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Old 10-26-2007, 03:00 PM   #21
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DOH!!!
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Old 10-26-2007, 03:30 PM   #22
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Well, guys, adding pasta water to the sauce helps thicken up the sauce, a lot!! Ask anyone :-)
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Old 10-26-2007, 03:41 PM   #23
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Well, guys, adding pasta water to the sauce helps thicken up the sauce, a lot!! Ask anyone :-)
Is that the only liquid you're adding to the sauce ingredients? The OP was using wine and possibly the liquid from the tomoates, so adding pasta water too would be way too much liquid in that case. What do you use?
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Old 10-26-2007, 03:57 PM   #24
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Well, guys, adding pasta water to the sauce helps thicken up the sauce, a lot!! Ask anyone :-)

Adding cooking water does not help thicken the sauce -- in fact it's often used to loosen sauces. It is sometimes used if cheese is involved in order to melt the cheese. If you add pasta water to the sauce you will need to cook it down and it's the cooking (ie, evaporation) that thickens the sauce.

America's foremost food scientist Robert Wolke was asked about this and this is what he said:

"(B)elieve it or not, some people claim that you can use a bit of the pasta water to thicken a sauce by adding the water and then simmering the sauce down. After all, the theory goes, the water contains starch dissolved out of the pasta, and starch will thicken a sauce.

"Huh?" I asked myself. "Can there be enough starch in the water to do any significant amount of thickening?" I decided to find out.

I cooked eight ounces of spaghetti in three quarts of water for the six minutes recommended on the package, fished out the spaghetti and boiled the cooking water down all the way to dryness to see how much starch was left. (The final stages of evaporation were done in a dish in a 220-degree oven.) Then I weighed the dried starch.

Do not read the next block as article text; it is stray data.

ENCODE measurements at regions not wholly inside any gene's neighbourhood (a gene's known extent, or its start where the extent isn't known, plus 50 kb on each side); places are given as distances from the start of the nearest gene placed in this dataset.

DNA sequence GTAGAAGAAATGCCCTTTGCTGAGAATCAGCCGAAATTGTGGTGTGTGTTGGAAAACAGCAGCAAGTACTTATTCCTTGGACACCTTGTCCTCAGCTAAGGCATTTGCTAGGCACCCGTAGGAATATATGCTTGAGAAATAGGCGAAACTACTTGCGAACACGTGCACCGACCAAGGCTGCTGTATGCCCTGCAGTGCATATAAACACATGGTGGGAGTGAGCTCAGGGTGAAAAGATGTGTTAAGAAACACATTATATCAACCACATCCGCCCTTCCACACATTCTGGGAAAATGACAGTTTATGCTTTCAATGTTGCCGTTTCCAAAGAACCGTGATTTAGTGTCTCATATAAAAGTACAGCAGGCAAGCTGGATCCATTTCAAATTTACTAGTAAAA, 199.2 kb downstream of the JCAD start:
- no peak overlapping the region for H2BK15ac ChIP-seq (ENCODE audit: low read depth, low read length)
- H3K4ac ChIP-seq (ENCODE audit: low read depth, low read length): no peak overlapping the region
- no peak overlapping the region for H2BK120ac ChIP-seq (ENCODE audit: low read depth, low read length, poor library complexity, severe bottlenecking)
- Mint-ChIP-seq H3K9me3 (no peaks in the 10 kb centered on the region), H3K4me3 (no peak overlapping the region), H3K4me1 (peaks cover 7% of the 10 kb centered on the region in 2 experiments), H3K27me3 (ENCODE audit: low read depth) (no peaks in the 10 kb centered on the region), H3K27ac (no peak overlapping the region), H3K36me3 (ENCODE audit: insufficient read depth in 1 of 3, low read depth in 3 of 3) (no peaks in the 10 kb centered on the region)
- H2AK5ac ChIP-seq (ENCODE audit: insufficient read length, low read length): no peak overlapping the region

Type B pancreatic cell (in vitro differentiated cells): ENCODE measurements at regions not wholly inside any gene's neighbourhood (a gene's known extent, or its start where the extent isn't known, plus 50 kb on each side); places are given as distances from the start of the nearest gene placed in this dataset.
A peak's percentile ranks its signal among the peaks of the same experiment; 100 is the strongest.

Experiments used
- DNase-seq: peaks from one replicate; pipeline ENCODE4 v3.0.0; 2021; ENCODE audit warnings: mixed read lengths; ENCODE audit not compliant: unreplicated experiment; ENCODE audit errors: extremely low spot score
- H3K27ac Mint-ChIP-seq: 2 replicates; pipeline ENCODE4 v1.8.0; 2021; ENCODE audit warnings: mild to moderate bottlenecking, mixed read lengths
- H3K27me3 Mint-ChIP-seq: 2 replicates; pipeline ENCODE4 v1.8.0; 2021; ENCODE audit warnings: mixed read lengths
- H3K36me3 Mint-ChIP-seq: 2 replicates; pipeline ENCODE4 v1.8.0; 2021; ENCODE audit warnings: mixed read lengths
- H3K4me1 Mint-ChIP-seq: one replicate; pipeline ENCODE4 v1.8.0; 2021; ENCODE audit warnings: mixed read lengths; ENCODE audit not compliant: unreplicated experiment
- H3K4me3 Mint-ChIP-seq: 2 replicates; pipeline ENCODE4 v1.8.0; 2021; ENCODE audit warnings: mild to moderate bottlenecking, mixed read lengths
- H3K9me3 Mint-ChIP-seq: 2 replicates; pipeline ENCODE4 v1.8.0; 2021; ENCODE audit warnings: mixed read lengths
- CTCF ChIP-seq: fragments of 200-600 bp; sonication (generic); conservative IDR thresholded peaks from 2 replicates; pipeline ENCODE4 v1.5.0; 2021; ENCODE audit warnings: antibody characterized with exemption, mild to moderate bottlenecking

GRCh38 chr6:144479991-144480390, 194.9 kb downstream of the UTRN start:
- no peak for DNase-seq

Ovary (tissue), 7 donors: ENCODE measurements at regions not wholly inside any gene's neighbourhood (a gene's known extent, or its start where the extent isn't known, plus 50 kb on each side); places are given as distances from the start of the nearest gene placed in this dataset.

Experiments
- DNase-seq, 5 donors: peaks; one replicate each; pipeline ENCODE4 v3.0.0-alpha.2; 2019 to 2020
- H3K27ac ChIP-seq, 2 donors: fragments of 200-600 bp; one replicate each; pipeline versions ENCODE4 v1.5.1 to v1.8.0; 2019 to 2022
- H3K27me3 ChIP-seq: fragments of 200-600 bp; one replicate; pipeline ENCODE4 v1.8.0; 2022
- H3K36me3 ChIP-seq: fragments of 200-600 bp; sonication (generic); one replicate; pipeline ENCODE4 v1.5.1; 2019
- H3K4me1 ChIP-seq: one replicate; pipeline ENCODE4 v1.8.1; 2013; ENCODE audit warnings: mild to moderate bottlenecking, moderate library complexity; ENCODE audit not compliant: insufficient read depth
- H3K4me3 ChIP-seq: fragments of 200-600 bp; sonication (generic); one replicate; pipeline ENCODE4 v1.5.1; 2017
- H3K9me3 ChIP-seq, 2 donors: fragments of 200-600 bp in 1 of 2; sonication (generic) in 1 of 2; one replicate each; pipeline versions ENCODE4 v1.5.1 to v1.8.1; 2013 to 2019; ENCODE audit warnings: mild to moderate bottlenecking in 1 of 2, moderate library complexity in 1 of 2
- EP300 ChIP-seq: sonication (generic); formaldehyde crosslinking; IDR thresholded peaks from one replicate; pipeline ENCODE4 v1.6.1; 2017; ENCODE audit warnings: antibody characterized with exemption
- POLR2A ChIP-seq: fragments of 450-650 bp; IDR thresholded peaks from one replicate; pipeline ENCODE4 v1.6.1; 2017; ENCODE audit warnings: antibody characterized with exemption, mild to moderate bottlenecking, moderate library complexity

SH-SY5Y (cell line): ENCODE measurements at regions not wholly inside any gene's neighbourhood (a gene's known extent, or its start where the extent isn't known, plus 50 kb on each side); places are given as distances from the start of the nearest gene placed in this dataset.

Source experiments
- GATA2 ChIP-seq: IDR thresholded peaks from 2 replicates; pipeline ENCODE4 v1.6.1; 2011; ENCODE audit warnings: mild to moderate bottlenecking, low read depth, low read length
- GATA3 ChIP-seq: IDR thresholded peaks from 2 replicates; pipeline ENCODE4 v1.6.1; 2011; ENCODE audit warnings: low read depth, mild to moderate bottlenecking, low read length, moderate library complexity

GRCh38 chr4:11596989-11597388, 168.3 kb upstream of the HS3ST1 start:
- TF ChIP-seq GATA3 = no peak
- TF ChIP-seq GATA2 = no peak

I found nine grams of starch in the entire three quarts of cooking water. A little calculation showed that, if you were to add a quarter-cup of this water to a pint of sauce in an attempt to thicken it, you would be adding about one-fifteenth of a teaspoon of starch.

That's supposed to thicken it? No way!"

Read more from Wolke
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Old 10-26-2007, 04:13 PM   #25
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Woulda been 2/15ths starch if 16 oz of spagett were used instead of 8??
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Old 10-26-2007, 05:26 PM   #26
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If I start with fresh tomatoes, I add very little water. I let the tomatoes break down and steam until they achive the thickness I desire. Then, I add the garlic, onions, herbs, and spices as adding them too soon will cause much of the flavor to evaporate. Before adding things like mushrooms, saute' them first, with just a bit of salt, to develop their flavor and evaporate much of the liquid. If adding ground beef, brown it with the lid on the pan, drain the juices into a bowl after it's cooked (place the bowl into the fridge for a wonderfully flavored beef broth, the fat rises to the top and hardens, sealing the broth in the bowl, and making it easy to remove the fat when you want to use it.), and then rinse the meat. Then add it to the sauce.